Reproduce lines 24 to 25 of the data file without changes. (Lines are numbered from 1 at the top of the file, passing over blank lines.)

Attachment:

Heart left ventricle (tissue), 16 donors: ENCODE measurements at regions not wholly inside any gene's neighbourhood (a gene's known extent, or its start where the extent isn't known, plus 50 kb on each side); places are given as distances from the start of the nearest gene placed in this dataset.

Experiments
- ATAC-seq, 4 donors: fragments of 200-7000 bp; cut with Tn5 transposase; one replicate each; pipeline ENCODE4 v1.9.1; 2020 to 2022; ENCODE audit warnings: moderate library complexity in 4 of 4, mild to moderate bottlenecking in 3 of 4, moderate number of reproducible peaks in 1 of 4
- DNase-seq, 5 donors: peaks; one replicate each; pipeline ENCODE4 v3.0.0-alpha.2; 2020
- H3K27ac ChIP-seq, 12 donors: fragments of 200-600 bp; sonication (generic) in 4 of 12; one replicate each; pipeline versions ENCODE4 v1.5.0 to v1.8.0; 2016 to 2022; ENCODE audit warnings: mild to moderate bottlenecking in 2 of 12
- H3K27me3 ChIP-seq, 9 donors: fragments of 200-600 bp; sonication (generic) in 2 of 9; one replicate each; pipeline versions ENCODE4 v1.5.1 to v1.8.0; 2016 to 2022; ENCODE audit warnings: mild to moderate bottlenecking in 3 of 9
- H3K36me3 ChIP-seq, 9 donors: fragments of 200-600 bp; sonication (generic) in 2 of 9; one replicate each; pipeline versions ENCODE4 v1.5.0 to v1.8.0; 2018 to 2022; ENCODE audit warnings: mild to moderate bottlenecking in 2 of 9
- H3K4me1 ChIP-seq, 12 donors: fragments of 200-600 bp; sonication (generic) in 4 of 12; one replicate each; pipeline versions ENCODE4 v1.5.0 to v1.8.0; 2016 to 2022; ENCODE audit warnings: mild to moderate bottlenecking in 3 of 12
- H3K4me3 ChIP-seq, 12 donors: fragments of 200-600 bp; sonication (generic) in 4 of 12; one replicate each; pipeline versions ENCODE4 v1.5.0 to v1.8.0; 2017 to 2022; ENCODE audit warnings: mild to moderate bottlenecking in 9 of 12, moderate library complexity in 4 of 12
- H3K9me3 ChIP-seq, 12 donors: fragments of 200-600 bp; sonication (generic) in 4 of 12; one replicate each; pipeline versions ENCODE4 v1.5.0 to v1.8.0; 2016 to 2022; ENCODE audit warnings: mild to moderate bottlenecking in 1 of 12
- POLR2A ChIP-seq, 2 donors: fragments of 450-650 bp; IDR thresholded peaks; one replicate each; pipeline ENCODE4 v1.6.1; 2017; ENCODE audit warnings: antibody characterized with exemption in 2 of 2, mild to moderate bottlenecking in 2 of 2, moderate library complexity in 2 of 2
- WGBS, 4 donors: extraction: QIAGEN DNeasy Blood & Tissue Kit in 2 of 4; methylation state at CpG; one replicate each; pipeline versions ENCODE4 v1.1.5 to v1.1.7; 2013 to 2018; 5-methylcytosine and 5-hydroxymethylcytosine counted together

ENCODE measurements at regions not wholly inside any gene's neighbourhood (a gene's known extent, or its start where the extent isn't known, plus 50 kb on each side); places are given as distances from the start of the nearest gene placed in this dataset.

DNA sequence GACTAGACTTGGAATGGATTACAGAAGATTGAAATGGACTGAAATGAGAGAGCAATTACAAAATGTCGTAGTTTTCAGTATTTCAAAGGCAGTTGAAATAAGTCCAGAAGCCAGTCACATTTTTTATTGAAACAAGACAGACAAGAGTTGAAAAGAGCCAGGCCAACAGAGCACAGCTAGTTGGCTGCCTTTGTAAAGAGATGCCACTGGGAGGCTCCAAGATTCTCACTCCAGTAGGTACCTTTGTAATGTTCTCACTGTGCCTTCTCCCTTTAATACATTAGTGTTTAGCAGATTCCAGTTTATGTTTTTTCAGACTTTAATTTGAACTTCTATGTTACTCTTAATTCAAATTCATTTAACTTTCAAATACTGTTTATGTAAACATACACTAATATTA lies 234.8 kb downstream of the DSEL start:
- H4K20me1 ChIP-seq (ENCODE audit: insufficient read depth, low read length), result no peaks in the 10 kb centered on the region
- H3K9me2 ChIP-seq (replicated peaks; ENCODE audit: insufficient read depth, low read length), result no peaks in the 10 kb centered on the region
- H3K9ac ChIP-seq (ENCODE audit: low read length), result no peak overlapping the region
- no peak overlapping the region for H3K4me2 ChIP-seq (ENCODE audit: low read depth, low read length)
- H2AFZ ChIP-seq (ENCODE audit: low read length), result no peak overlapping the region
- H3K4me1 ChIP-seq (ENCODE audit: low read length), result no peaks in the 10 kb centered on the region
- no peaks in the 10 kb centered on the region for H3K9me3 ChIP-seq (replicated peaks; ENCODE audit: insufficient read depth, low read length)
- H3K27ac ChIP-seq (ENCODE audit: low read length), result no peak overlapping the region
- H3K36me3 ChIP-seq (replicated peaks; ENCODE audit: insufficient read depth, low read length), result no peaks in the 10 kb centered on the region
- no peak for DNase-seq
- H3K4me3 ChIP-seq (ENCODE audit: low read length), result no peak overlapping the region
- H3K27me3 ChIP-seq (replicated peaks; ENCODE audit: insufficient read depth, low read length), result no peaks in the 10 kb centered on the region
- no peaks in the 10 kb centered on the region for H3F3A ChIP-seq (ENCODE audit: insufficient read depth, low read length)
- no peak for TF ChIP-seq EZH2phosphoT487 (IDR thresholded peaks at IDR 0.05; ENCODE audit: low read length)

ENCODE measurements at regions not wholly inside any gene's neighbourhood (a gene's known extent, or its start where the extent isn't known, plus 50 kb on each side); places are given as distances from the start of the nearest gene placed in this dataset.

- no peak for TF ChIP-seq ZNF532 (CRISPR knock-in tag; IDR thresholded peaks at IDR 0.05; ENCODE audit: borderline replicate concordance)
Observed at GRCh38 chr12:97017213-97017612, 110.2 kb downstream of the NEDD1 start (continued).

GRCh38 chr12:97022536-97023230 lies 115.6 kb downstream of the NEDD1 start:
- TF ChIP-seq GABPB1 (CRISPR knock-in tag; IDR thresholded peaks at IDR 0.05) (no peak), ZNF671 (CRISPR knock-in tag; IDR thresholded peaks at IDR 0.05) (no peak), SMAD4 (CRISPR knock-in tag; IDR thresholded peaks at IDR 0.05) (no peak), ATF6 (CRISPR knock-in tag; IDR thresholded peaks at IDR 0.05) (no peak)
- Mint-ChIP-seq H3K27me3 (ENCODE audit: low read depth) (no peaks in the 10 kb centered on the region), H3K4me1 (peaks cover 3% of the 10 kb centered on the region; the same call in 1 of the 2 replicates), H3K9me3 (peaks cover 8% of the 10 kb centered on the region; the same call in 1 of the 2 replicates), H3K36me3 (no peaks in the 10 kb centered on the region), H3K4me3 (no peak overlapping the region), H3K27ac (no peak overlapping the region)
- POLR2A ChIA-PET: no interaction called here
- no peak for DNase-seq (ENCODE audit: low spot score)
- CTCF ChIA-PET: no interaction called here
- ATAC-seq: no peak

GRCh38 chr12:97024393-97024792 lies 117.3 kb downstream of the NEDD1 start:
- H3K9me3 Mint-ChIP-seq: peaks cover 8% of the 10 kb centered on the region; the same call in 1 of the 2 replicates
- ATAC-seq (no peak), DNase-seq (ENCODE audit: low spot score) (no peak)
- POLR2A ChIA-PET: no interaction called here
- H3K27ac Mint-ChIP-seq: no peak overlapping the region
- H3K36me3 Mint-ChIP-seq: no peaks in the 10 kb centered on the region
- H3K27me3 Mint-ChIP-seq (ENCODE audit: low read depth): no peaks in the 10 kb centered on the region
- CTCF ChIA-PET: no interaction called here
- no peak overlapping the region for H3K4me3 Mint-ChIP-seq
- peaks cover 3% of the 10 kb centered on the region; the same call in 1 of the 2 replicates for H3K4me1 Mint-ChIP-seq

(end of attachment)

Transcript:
- no peak for DNase-seq
- H3K4me3 ChIP-seq (ENCODE audit: low read length), result no peak overlapping the region